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Comment & Response
June 2018

Further Considerations Concerning Advance Care Planning in Medical Practice

Author Affiliations
  • 1Department of Internal Medicine, Morehouse School of Medicine, Atlanta, Georgia
JAMA Intern Med. 2018;178(6):867. doi:10.1001/jamainternmed.2018.1772

To the Editor We read with great interest the Research Letter by Lee et al1 published in a recent issue of JAMA Internal Medicine. The authors note that the assistance of a qualified chaplain to conduct advance care planning is a feasible way to address and complete advance directives.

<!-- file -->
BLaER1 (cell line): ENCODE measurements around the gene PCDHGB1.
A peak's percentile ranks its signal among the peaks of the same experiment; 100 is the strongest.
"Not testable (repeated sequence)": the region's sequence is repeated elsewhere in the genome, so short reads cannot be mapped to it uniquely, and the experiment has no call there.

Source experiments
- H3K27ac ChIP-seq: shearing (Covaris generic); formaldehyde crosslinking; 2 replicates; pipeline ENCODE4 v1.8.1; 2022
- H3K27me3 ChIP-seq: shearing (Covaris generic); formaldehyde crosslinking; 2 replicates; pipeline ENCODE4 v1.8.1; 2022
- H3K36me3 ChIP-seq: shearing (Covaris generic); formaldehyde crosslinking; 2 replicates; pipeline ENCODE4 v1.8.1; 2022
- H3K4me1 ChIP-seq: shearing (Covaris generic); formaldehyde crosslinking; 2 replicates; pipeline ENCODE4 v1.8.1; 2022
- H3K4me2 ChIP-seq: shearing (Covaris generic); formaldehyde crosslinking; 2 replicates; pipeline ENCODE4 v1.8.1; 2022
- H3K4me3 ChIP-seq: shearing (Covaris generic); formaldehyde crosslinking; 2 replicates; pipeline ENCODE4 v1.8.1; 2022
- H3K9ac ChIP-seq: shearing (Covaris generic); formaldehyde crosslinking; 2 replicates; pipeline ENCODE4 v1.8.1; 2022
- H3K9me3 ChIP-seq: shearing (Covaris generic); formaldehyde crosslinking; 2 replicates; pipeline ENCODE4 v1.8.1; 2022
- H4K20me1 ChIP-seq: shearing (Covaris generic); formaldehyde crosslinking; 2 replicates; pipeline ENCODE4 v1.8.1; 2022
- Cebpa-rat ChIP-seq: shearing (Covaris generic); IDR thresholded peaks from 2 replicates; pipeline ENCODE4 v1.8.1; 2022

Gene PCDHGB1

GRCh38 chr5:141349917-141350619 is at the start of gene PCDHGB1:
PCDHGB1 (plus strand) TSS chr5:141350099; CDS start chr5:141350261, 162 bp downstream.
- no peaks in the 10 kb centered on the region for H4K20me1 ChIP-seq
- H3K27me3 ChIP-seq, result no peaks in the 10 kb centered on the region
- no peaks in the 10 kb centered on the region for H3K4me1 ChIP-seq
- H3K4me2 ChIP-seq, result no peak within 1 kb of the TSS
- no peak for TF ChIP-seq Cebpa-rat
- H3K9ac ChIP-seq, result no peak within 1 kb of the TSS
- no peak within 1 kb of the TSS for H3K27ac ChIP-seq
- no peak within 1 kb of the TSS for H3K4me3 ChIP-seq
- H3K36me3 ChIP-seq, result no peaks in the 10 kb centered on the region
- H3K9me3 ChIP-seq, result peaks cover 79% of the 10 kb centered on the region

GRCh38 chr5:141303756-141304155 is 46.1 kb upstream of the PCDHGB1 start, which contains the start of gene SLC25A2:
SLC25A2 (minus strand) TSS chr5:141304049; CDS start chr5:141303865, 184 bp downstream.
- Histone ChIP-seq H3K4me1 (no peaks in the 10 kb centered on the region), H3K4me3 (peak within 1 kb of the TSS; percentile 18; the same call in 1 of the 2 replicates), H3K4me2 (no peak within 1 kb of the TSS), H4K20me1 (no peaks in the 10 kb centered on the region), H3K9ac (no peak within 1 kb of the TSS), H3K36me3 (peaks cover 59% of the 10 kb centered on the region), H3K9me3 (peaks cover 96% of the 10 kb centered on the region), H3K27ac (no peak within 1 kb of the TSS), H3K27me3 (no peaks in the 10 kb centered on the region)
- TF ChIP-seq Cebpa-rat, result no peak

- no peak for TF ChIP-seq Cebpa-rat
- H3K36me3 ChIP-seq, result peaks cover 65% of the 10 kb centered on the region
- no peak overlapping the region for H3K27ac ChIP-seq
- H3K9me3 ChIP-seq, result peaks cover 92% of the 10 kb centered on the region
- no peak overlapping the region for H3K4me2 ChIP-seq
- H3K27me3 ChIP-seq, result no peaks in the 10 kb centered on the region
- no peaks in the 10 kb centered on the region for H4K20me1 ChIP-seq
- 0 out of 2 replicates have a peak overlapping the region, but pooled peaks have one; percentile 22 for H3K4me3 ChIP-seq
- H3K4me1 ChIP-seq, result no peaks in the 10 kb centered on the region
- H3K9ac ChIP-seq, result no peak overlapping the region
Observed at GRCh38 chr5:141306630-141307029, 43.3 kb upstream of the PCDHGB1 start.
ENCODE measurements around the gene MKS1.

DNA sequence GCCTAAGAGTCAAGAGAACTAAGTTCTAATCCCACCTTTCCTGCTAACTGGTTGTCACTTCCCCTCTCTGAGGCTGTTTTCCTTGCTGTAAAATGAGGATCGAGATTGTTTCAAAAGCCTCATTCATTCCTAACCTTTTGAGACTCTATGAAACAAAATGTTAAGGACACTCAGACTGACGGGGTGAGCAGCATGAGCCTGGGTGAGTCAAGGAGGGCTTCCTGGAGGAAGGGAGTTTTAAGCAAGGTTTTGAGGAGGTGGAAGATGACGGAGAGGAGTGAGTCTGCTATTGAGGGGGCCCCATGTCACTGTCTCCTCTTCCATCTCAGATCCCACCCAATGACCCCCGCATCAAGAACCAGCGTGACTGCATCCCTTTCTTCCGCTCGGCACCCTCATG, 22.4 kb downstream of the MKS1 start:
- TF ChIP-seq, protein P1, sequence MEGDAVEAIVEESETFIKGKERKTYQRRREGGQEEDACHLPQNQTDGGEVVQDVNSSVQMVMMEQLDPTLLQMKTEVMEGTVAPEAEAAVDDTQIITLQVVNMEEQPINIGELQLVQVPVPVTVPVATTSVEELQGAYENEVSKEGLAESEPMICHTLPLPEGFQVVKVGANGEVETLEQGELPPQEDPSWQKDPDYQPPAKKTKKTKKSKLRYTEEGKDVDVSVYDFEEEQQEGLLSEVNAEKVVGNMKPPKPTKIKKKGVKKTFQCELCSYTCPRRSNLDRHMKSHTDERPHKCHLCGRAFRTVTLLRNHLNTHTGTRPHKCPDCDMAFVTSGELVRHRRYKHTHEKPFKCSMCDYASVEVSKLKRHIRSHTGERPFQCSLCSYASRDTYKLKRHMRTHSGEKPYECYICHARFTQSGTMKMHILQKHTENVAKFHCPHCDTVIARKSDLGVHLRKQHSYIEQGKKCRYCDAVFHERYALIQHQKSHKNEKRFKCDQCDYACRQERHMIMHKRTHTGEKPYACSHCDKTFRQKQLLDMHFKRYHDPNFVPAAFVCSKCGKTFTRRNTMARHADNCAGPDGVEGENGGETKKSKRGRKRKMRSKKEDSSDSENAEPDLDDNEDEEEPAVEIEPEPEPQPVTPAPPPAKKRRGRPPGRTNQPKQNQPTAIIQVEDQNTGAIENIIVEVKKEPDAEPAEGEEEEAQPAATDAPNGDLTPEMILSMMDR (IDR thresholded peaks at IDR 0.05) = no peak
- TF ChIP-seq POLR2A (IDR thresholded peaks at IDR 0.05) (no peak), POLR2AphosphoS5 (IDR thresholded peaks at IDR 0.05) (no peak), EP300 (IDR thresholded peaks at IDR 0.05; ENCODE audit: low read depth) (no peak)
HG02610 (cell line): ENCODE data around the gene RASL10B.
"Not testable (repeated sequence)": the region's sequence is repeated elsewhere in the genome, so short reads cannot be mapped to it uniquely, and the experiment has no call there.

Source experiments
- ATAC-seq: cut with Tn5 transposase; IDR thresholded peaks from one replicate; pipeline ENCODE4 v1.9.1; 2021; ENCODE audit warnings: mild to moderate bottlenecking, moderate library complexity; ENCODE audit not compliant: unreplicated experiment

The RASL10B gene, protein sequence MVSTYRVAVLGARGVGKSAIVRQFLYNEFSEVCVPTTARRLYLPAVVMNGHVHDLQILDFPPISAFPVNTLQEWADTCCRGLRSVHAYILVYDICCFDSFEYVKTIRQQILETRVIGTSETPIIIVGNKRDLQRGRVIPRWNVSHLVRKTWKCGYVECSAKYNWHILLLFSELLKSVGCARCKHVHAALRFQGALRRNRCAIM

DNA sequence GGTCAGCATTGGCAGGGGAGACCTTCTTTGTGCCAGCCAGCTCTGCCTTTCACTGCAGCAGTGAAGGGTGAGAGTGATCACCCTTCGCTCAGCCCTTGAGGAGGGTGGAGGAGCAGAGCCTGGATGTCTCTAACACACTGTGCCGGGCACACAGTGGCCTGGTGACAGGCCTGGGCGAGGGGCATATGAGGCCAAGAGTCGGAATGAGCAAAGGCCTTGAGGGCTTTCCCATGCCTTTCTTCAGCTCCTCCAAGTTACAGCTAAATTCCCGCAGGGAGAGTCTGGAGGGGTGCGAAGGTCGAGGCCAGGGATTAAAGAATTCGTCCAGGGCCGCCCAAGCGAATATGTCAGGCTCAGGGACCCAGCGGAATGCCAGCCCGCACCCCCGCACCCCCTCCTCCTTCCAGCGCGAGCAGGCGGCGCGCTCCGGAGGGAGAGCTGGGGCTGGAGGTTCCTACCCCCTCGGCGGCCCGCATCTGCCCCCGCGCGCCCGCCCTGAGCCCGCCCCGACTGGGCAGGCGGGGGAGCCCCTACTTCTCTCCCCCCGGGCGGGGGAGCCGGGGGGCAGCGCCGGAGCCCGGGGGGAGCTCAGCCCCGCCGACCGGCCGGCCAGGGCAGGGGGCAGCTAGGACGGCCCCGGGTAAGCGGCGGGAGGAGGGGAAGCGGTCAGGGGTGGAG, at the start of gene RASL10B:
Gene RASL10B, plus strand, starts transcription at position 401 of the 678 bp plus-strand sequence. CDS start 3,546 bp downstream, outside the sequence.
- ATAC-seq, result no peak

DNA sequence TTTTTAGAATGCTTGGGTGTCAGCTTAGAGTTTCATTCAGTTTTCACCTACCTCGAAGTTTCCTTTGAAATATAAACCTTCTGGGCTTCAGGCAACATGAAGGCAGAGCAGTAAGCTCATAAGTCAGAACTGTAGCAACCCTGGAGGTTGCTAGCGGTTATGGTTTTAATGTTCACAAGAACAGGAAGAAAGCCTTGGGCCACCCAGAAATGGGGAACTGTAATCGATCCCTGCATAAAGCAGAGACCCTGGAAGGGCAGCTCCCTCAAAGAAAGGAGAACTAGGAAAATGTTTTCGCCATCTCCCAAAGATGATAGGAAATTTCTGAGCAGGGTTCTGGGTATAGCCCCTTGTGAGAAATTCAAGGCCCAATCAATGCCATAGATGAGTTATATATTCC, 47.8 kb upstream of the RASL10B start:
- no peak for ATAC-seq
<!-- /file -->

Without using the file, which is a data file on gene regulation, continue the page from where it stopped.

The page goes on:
Of interest is that these conversations were initiated in the physician’s office. Various studies2-4 have noted that the setting in which this important discussion occurs may affect the outcome. For example, Bern-Klug and Byram2 noted that a higher percentage of individuals had discussed their end-of-life wishes with a lawyer in comparison to a physician. This interesting finding may be owing to a number of factors including the association of advance directives and living wills with legal documents. However, it may also be that a lawyer’s office feels more private instead of a physician’s office, which may have many patients in the waiting room.

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